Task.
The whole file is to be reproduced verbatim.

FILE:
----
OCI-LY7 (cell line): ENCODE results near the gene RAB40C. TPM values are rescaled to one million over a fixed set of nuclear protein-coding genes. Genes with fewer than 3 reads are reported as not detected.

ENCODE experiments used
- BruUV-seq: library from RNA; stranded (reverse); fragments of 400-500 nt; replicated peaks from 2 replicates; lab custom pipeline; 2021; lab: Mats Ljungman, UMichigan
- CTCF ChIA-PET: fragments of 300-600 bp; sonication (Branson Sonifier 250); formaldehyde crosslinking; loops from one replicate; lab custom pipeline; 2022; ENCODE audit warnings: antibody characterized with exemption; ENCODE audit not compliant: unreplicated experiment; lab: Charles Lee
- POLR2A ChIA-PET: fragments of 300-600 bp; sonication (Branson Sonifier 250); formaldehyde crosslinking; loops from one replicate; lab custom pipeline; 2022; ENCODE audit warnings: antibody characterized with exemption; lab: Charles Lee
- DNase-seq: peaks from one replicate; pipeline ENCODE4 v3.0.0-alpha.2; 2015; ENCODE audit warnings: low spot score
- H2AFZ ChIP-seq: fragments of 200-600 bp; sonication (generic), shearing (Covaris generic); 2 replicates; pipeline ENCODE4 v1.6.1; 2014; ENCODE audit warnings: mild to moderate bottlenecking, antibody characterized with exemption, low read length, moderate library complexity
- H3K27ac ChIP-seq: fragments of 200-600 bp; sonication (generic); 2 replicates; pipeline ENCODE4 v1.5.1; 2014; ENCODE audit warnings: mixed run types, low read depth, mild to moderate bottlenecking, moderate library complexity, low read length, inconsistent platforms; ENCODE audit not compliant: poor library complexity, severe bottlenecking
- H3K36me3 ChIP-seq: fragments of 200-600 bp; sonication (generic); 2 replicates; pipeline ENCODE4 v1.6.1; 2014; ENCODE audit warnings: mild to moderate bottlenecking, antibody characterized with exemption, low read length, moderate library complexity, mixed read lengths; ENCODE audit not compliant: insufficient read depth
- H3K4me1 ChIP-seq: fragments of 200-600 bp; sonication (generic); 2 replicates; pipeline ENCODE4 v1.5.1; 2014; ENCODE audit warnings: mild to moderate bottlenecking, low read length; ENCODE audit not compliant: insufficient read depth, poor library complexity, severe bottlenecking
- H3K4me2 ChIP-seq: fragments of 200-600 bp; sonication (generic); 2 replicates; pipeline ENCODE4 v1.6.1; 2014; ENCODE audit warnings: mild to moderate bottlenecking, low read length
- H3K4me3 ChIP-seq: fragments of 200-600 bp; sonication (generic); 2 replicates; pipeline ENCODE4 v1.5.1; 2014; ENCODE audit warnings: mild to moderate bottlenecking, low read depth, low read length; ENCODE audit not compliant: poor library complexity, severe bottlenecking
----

OCI-LY7 (cell line): ENCODE results near the gene RAB40C. TPM values are rescaled to one million over a fixed set of nuclear protein-coding genes. Genes with fewer than 3 reads are reported as not detected.

ENCODE experiments used
- BruUV-seq: library from RNA; stranded (reverse); fragments of 400-500 nt; replicated peaks from 2 replicates; lab custom pipeline; 2021; lab: Mats Ljungman, UMichigan
- CTCF ChIA-PET: fragments of 300-600 bp; sonication (Branson Sonifier 250); formaldehyde crosslinking; loops from one replicate; lab custom pipeline; 2022; ENCODE audit warnings: antibody characterized with exemption; ENCODE audit not compliant: unreplicated experiment; lab: Charles Lee
- POLR2A ChIA-PET: fragments of 300-600 bp; sonication (Branson Sonifier 250); formaldehyde crosslinking; loops from one replicate; lab custom pipeline; 2022; ENCODE audit warnings: antibody characterized with exemption; lab: Charles Lee
- DNase-seq: peaks from one replicate; pipeline ENCODE4 v3.0.0-alpha.2; 2015; ENCODE audit warnings: low spot score
- H2AFZ ChIP-seq: fragments of 200-600 bp; sonication (generic), shearing (Covaris generic); 2 replicates; pipeline ENCODE4 v1.6.1; 2014; ENCODE audit warnings: mild to moderate bottlenecking, antibody characterized with exemption, low read length, moderate library complexity
- H3K27ac ChIP-seq: fragments of 200-600 bp; sonication (generic); 2 replicates; pipeline ENCODE4 v1.5.1; 2014; ENCODE audit warnings: mixed run types, low read depth, mild to moderate bottlenecking, moderate library complexity, low read length, inconsistent platforms; ENCODE audit not compliant: poor library complexity, severe bottlenecking
- H3K36me3 ChIP-seq: fragments of 200-600 bp; sonication (generic); 2 replicates; pipeline ENCODE4 v1.6.1; 2014; ENCODE audit warnings: mild to moderate bottlenecking, antibody characterized with exemption, low read length, moderate library complexity, mixed read lengths; ENCODE audit not compliant: insufficient read depth
- H3K4me1 ChIP-seq: fragments of 200-600 bp; sonication (generic); 2 replicates; pipeline ENCODE4 v1.5.1; 2014; ENCODE audit warnings: mild to moderate bottlenecking, low read length; ENCODE audit not compliant: insufficient read depth, poor library complexity, severe bottlenecking
- H3K4me2 ChIP-seq: fragments of 200-600 bp; sonication (generic); 2 replicates; pipeline ENCODE4 v1.6.1; 2014; ENCODE audit warnings: mild to moderate bottlenecking, low read length
- H3K4me3 ChIP-seq: fragments of 200-600 bp; sonication (generic); 2 replicates; pipeline ENCODE4 v1.5.1; 2014; ENCODE audit warnings: mild to moderate bottlenecking, low read depth, low read length; ENCODE audit not compliant: poor library complexity, severe bottlenecking